Six years ago, when Harry Redknapp was still a full-time football manager and below pensionable age, his Tottenham Hotspur team relegated Birmingham City on the final day of the 2010-11 season. Now the ex-England managerial hopeful, 70 years old and over two years into the football wilderness, has been lured back and handed the task of saving Birmingham from demotion to the third tier of English football. He has just three games in which to do it.
Blues fans were almost unanimous in their joy at the appointment following the resignation of Gianfranco Zola after a stretch with saw just two wins in the 24 games. When the Italian was appointed to replace Gary Rowett in December, the club were seventh in the table. He leaves St Andrews with the club just three points above the relegation zone with three games left to play, starting with the Midlands derby against Aston Villa on Sunday [23 April].
Zola had been a surprising appointment himself, replacing a manager who had guided Birmingham to successive seasons of comfort and on the verge of challenging for a return to the Premier League. Zola's previous managerial stints at West Ham United, Watford and Cagliari had been, to be charitable, patchy.
The Chelsea legend's tenure was ended by a home defeat to fellow strugglers Burton Albion, which was followed by an on-field scrap between some of his own players, with Lukas Jutkiewicz and Emilio Nsue having to be separated during the warm-down. It would probably be safe to employ a cliche frequently used in such circumstances, that Zola had lost the dressing room.
And so, in rides Harry, with three-and-a-half weeks to save City, starting with Villa and followed by games against promotion-chasing Huddersfield Town and a trip to another relegation-threatened team, Bristol City, on the last day of the season. A run not for the faint-hearted.
Redknapp put his aspirations into admirable perspective: "It's not really a risk. They've won two out of 22 [league games]. I haven't got a magic wand, I'm not going to turn them into Real Madrid. If I can just get them going and get a bit of belief back into them and we can pick up a win or whatever we need to stay up – that's all I can do."
Redknapp's name hadn't even appeared in the bookies' list of the usual suspects listed as possible replacements for Zola. But he hasn't been simply sunning himself on the south coast since stepping down as Queens Park Rangers boss in February 2015. Redknapp has held various roles in and around the game, including a two-match shift as manager of Jordan, beating beating Bangladesh 8-0 and losing 5-1 to Australia.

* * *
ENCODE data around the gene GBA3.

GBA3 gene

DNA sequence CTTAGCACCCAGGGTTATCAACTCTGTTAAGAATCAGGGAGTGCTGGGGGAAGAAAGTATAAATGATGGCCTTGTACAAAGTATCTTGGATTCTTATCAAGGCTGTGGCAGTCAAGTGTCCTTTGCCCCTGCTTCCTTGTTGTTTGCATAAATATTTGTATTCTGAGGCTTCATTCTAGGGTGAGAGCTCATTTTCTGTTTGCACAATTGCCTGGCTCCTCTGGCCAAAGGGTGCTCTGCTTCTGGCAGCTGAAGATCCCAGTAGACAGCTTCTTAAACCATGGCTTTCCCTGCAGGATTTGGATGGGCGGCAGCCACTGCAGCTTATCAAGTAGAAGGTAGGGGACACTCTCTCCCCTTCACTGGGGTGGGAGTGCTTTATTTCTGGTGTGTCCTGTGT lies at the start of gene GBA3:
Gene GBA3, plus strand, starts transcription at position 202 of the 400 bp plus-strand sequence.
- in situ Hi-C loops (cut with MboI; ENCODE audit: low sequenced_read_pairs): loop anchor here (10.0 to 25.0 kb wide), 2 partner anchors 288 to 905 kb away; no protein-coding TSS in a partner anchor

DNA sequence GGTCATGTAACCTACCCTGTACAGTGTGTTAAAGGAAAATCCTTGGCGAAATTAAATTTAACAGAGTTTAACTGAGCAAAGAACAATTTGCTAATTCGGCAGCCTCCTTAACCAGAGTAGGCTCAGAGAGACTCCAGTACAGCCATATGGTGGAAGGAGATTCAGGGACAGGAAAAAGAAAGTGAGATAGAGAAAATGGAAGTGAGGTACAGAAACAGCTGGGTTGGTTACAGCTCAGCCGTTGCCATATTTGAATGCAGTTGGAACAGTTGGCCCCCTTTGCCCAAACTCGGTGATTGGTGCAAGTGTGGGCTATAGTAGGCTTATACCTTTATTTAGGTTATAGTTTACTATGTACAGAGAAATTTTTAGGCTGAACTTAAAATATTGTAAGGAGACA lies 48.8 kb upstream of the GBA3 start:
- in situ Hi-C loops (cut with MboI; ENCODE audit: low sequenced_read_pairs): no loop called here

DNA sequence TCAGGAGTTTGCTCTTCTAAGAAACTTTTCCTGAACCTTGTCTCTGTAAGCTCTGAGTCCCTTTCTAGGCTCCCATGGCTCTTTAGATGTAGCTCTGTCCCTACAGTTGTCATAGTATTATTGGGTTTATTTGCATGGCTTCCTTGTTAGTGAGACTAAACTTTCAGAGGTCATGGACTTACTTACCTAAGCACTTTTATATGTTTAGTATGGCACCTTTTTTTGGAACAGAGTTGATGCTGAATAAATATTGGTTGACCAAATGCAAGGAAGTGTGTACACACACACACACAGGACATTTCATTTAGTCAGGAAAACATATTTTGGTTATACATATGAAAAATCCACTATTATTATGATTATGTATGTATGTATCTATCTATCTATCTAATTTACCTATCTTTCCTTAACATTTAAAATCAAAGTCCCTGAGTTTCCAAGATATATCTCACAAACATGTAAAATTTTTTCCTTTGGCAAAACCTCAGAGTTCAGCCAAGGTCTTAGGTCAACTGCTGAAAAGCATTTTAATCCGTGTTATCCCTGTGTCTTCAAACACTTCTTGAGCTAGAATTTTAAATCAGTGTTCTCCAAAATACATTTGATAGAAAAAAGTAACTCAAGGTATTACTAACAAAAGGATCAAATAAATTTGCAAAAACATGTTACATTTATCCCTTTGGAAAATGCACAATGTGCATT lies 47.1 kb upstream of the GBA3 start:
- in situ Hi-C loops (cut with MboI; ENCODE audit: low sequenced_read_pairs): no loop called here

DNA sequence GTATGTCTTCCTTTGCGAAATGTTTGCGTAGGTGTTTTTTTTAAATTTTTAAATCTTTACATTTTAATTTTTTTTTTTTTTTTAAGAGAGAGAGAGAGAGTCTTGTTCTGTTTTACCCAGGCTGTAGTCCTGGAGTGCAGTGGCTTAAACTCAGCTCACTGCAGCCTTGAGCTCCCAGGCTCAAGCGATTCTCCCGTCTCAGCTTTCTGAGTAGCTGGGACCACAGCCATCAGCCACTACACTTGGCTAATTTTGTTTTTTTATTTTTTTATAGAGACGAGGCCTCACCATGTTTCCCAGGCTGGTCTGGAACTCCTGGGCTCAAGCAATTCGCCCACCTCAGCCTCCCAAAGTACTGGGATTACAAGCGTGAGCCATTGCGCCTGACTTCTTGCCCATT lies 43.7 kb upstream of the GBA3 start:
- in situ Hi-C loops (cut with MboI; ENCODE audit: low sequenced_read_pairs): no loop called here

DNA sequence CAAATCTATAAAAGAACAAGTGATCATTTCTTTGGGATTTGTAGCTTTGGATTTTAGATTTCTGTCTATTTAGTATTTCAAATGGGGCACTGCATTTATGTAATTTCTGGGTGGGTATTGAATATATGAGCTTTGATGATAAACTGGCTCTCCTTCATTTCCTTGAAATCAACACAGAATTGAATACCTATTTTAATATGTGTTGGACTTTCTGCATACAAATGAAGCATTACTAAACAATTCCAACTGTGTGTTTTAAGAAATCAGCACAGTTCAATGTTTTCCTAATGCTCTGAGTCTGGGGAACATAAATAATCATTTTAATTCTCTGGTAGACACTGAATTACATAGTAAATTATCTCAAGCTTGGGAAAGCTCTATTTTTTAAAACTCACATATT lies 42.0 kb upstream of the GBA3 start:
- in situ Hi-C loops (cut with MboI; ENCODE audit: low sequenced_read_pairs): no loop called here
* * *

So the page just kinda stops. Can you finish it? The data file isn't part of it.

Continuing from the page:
Before that Redknapp had a long and colourful record in football management at Bournemouth, West Ham, Portsmouth and Spurs. He won promotions, a Champions League place with Tottenham and lifted the FA Cup with Portsmouth. But he was also responsible for relegations at Bournemouth, Southampton and QPR.
Away the pitch, Redknapp has also been a divisive and controversial figure. He is much beloved of the media, not least because of his willingness to talk to the press, even when it's not really in his best interests to do so. On transfer deadline day, his car window was constantly rolled down to help supplement the all-day coverage on Sky Sports News.
But over the years Redknapp was also investigated by the BBC and Her Majesty's Revenue and Customs over allegations of "bungs". In 2012 he was found not guilty of making an illegal payment to Milan Mandarić and the loquacious manager has always maintained, to employ his own hyperbole, that he was "one million percent innocent".
Replacing the manager is the go-to football tactic when faced with relegation but the statistics show that it has mixed results. Redknapp's appointment at Birmingham is too late for him to bring in new players or seriously change the club's strategies, but it might just be in time for a short term bump to create a new, positive atmosphere. Redknapp's bonhomie and nouse might just be enough to bring a temporary upturn in morale and fortunes that is all that City require to stave off the drop.
There has always been an air of the second-hand car salesman about Redknapp. But Birmingham don't need their car to run for three years, three matches will do. Even if he keeps them up there is no guarantee he will still be required for next season, but he will have done the job that is required.